‘It has been 60 years, $1 trillion of aid to my continent, and it is rather disturbing to see things go in the wrong direction. It is not uncommon for me to at least have somebody try and rob me on the streets. With over 60 percent of the population in Africa under the age of 24, in many countries over 50 percent of the population is under the age of 15, this is a time bomb waiting to go off.’
Fundamentally, her main argument on the aid issue is that it simply has no beneficial long term effects in developing countries. In fact, it causes regressive economic effects for many reasons which she describes as ‘geographical, historical, cultural, tribal and institutional’. Additionally she puts it down to the fact that African nations have simply become comfortable with aid, so much so that they have no incentive to seek alternatives.
Luckily for them, she highlights many plausible alternatives in this book. For example, Governments could find the monies for development through issuing bonds which yield high returns on investment by lenders. This has been a ‘capital solution’ that has helped hoist Brazil and Argentina up the ladder of economic success to become the strong nations they are today. In order to attract investment, desirable credit ratings are needed, which can be difficult to get for a country with potential high risks. Yet she maintains that any rating from a renowned rating agency, will help investors to have more confidence in the government they are lending to, so the opportunity to show reliability and credibility is also as significant as the funds used to bring development. Countries such as Ghana and the Gabonese Republic are already putting such methods into practice by issuing a US$750 million and $1 Billion ten year bond respectively in 2007, and as a result corruption is slowly dropping, and GDP’s are rising; proof that it’s showing positive results.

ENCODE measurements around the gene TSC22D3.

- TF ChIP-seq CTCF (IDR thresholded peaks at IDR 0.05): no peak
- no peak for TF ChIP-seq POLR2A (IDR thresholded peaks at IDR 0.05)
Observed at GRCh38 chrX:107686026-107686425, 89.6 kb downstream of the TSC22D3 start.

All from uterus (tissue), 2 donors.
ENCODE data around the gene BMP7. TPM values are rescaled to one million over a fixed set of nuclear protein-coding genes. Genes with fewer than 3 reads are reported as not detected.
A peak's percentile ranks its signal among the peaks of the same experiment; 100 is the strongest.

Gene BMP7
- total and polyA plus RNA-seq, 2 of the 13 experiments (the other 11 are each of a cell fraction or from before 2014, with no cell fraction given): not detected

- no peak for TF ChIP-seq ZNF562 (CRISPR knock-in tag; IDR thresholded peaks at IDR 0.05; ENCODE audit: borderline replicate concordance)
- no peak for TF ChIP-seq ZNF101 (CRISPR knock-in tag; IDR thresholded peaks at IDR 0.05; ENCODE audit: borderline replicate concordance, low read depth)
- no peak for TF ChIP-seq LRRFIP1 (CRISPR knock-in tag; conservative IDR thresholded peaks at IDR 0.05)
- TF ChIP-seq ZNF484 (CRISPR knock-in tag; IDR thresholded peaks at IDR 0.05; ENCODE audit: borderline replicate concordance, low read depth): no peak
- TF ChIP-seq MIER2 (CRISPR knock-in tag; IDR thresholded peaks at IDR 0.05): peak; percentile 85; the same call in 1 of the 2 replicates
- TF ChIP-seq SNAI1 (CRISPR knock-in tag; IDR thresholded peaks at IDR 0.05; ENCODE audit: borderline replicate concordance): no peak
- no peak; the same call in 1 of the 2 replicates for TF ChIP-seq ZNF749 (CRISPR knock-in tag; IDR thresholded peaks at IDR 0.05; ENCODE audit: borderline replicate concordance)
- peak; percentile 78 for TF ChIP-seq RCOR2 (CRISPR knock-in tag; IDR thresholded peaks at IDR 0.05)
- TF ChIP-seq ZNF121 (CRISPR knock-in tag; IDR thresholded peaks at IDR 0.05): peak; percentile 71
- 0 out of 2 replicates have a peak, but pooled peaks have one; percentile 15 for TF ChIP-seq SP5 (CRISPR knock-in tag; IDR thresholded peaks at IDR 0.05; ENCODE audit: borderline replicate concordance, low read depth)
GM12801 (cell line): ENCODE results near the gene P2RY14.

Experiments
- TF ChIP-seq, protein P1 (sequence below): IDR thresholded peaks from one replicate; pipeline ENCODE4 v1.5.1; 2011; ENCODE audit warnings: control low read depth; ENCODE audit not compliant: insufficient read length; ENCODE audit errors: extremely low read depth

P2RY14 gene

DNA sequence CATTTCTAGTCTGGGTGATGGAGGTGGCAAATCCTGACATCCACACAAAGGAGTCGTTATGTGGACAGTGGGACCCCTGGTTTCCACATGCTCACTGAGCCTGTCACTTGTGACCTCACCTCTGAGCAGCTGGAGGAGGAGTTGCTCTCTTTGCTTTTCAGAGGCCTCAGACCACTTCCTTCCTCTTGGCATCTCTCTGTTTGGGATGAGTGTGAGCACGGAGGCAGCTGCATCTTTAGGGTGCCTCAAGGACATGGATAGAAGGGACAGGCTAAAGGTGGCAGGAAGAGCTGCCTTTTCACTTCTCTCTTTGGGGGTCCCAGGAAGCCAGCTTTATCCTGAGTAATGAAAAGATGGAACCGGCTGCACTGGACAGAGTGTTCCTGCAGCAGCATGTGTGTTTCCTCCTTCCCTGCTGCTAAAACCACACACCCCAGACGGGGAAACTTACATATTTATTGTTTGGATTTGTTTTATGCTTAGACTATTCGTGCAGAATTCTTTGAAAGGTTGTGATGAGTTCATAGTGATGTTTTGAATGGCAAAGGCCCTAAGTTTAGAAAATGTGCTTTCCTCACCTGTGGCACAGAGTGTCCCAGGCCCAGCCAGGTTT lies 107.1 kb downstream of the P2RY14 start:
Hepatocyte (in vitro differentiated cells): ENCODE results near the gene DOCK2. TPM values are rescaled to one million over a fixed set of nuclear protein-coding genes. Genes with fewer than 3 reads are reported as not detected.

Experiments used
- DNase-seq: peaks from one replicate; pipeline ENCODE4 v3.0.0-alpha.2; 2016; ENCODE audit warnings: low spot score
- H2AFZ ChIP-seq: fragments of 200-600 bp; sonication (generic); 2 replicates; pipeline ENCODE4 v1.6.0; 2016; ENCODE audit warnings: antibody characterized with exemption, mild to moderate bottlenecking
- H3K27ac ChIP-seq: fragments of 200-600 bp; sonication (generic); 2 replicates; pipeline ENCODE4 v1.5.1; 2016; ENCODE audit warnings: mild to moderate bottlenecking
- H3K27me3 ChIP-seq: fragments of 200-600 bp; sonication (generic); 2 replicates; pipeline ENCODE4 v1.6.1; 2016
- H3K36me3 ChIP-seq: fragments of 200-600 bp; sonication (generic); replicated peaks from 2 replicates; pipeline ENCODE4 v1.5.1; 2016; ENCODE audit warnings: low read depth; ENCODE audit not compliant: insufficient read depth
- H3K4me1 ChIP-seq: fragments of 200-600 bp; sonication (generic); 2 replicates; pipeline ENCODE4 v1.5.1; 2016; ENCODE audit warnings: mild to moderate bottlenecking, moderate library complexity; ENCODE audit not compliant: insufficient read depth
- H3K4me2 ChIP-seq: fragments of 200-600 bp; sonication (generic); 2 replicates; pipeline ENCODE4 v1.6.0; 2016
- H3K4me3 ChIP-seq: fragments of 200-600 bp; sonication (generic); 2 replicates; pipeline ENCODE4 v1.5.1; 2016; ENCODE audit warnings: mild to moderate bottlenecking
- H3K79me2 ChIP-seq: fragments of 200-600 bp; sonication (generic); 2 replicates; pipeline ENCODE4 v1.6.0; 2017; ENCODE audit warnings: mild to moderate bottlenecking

When closing the Carnegie Council discussion with Joanne Myers in 2009, she leaves the audience with a very thoughtful point;
‘An African friend of mine said to me, “Dambisa, why are you bothering? Why have you bothered to write this book?” Before I could answer, he said, “Africa is to development what Mars is to NASA. Spend billions of dollars researching and analysing and visiting and writing reports, but nobody really believes he will ever, ever live on Mars and nobody really believes that Africa will ever develop.”
To know that the World is slowly losing hope on Africa was a heart-breaking concept. However, this book has restored the excitement and refreshing hope in me and many others towards the idea of Africa’s development being sustained, and more importantly irreversible.
Do I believe that Aid is ultimately a failure? No. But I do agree with Moyo that some Western ideologies are simply not compatible in an Eastern context, and instead should be replaced with polices that cater to the needs of those countries to bring an end to aid-dependency once and for all.
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Do you agree that Africa is too dependent upon aid? Or is the view put forward by Moyo misinformed? Let us know what you think by commenting below.